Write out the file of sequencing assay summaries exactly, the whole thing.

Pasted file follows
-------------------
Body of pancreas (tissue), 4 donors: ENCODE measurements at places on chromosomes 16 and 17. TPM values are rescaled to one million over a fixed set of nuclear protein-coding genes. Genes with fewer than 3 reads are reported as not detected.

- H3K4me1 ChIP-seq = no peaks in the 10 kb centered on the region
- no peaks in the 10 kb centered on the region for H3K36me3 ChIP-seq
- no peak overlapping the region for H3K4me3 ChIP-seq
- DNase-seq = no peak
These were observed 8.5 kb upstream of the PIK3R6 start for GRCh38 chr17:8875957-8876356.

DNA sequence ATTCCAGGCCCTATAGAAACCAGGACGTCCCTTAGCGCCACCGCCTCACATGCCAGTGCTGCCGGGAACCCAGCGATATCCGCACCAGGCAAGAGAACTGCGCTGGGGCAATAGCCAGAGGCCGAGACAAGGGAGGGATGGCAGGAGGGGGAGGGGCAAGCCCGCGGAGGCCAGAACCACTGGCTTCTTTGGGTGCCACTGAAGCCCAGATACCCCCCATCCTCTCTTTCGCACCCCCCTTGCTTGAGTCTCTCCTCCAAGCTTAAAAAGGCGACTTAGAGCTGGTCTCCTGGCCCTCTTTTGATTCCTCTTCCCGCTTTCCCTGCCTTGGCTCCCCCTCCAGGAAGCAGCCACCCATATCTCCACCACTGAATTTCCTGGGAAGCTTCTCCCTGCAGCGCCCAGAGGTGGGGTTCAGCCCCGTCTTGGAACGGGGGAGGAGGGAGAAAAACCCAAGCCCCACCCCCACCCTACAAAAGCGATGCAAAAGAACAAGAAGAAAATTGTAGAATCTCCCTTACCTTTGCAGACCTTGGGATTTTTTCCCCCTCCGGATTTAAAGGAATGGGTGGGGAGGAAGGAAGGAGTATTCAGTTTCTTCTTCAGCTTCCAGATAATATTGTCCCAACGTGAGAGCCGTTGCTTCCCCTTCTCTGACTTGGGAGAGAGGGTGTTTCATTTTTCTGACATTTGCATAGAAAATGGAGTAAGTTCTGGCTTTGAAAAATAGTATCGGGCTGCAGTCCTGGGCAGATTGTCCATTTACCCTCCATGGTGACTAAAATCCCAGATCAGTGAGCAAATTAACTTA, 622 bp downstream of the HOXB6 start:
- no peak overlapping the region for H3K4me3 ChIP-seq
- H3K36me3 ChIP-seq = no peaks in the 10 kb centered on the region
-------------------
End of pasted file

Body of pancreas (tissue), 4 donors: ENCODE measurements at places on chromosomes 16 and 17. TPM values are rescaled to one million over a fixed set of nuclear protein-coding genes. Genes with fewer than 3 reads are reported as not detected.

- H3K4me1 ChIP-seq = no peaks in the 10 kb centered on the region
- no peaks in the 10 kb centered on the region for H3K36me3 ChIP-seq
- no peak overlapping the region for H3K4me3 ChIP-seq
- DNase-seq = no peak
These were observed 8.5 kb upstream of the PIK3R6 start for GRCh38 chr17:8875957-8876356.

DNA sequence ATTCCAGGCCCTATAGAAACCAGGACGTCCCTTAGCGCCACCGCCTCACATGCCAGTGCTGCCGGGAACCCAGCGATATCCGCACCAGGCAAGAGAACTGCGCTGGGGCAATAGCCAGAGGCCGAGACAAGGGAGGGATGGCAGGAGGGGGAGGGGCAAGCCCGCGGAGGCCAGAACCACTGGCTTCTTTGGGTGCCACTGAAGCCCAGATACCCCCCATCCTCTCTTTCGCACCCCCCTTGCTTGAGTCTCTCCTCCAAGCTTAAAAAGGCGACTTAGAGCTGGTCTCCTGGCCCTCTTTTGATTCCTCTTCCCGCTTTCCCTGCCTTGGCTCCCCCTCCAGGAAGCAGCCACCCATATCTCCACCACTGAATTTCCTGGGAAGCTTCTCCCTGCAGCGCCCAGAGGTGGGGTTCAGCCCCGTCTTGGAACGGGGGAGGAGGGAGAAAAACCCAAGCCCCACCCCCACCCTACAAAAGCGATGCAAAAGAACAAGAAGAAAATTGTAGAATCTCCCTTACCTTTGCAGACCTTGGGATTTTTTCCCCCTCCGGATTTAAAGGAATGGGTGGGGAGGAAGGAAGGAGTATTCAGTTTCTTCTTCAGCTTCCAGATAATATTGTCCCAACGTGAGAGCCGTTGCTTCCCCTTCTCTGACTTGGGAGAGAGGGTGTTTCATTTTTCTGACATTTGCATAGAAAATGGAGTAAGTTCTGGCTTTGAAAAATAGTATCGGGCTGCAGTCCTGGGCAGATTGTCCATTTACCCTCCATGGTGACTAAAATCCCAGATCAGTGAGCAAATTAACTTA, 622 bp downstream of the HOXB6 start:
- no peak overlapping the region for H3K4me3 ChIP-seq
- H3K36me3 ChIP-seq = no peaks in the 10 kb centered on the region